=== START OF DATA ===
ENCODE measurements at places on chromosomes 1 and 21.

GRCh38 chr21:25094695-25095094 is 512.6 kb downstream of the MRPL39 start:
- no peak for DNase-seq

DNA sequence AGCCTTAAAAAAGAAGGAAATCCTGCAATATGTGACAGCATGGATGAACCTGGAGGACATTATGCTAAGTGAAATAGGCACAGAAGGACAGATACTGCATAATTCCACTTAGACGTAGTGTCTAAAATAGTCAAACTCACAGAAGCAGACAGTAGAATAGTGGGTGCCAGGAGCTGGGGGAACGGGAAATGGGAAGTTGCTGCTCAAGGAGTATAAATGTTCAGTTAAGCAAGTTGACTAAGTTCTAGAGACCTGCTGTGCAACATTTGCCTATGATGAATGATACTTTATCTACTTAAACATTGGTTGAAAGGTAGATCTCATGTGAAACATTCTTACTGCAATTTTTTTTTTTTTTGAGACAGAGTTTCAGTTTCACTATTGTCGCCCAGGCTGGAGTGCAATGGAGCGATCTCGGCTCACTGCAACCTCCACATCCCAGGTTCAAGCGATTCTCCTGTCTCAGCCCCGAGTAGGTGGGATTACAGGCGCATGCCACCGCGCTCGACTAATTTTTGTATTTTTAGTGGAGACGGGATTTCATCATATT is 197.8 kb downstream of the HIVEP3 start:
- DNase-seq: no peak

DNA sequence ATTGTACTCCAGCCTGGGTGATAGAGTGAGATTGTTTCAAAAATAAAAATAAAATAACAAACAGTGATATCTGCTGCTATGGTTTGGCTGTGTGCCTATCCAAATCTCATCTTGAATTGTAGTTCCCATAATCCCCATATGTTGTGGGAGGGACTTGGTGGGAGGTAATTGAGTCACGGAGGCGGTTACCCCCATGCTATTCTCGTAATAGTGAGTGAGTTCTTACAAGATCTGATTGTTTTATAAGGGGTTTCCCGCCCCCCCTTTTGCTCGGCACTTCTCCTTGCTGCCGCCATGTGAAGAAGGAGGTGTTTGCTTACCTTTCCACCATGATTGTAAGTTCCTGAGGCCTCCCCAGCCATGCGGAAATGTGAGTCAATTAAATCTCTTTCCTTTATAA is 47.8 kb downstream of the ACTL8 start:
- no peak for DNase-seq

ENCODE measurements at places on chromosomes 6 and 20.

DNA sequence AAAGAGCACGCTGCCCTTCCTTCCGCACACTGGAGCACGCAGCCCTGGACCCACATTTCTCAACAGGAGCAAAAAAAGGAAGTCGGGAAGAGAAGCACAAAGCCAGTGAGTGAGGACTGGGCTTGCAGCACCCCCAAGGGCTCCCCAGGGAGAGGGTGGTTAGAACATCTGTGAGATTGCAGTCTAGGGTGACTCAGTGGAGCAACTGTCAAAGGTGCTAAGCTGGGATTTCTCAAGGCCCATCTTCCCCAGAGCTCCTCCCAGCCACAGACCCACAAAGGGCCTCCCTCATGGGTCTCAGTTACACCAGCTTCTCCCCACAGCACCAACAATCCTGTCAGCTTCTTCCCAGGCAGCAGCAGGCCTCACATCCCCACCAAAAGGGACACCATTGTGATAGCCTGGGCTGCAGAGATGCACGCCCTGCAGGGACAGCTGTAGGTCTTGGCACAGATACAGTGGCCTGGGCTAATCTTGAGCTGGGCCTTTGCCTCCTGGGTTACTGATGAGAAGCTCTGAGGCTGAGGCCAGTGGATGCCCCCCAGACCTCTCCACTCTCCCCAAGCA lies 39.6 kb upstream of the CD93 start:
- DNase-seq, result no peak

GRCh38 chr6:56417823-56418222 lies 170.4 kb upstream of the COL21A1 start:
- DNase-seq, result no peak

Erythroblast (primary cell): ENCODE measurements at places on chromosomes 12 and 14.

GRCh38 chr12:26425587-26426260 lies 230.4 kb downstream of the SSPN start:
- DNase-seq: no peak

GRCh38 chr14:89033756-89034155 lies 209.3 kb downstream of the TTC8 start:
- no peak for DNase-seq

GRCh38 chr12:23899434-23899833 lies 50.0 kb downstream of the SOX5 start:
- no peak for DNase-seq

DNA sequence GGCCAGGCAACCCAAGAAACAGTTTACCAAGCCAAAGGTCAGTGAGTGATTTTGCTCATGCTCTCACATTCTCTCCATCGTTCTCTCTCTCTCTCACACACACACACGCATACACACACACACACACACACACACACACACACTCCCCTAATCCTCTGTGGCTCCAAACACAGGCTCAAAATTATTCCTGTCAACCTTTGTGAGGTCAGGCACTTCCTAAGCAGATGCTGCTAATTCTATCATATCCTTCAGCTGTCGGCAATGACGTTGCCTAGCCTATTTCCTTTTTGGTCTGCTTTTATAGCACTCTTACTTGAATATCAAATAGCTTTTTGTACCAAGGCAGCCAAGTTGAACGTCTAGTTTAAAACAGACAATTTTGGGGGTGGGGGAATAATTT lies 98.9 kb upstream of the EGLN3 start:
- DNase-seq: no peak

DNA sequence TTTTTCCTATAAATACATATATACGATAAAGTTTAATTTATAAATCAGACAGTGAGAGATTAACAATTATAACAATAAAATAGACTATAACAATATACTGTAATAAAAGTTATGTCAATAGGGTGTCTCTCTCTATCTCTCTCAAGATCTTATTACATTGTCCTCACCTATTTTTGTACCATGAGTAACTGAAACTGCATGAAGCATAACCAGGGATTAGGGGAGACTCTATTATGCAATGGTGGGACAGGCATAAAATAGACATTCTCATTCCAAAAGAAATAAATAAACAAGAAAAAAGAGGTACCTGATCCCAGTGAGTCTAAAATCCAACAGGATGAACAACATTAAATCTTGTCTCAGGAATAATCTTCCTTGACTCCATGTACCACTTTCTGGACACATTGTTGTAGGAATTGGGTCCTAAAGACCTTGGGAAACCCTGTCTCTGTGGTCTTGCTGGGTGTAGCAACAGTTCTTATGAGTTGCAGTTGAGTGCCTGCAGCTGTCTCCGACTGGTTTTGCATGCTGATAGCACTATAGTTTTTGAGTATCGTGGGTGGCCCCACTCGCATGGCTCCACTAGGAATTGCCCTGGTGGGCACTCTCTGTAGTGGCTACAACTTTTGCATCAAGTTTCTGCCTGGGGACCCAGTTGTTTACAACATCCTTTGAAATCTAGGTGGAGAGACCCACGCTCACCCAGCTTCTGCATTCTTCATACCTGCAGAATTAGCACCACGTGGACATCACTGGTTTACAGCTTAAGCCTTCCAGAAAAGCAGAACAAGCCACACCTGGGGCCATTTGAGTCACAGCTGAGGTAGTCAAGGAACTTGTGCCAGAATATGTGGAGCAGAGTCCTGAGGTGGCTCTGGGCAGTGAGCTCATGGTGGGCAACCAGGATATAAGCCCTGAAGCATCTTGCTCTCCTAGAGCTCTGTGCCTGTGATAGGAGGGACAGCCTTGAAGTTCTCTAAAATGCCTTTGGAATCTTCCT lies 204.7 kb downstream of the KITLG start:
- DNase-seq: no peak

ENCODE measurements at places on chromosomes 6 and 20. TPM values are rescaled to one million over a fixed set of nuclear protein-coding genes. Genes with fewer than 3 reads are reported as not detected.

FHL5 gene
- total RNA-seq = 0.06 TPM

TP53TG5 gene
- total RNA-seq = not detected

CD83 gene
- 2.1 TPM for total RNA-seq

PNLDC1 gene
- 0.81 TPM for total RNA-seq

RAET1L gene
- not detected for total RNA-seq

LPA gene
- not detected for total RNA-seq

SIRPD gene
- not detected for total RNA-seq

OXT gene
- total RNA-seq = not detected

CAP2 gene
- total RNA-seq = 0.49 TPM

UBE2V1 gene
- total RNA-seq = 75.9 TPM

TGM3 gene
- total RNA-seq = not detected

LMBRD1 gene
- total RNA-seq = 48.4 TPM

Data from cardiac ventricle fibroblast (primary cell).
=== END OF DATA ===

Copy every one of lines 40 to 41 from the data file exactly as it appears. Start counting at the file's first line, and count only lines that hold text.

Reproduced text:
- total RNA-seq = not detected

CAP2 gene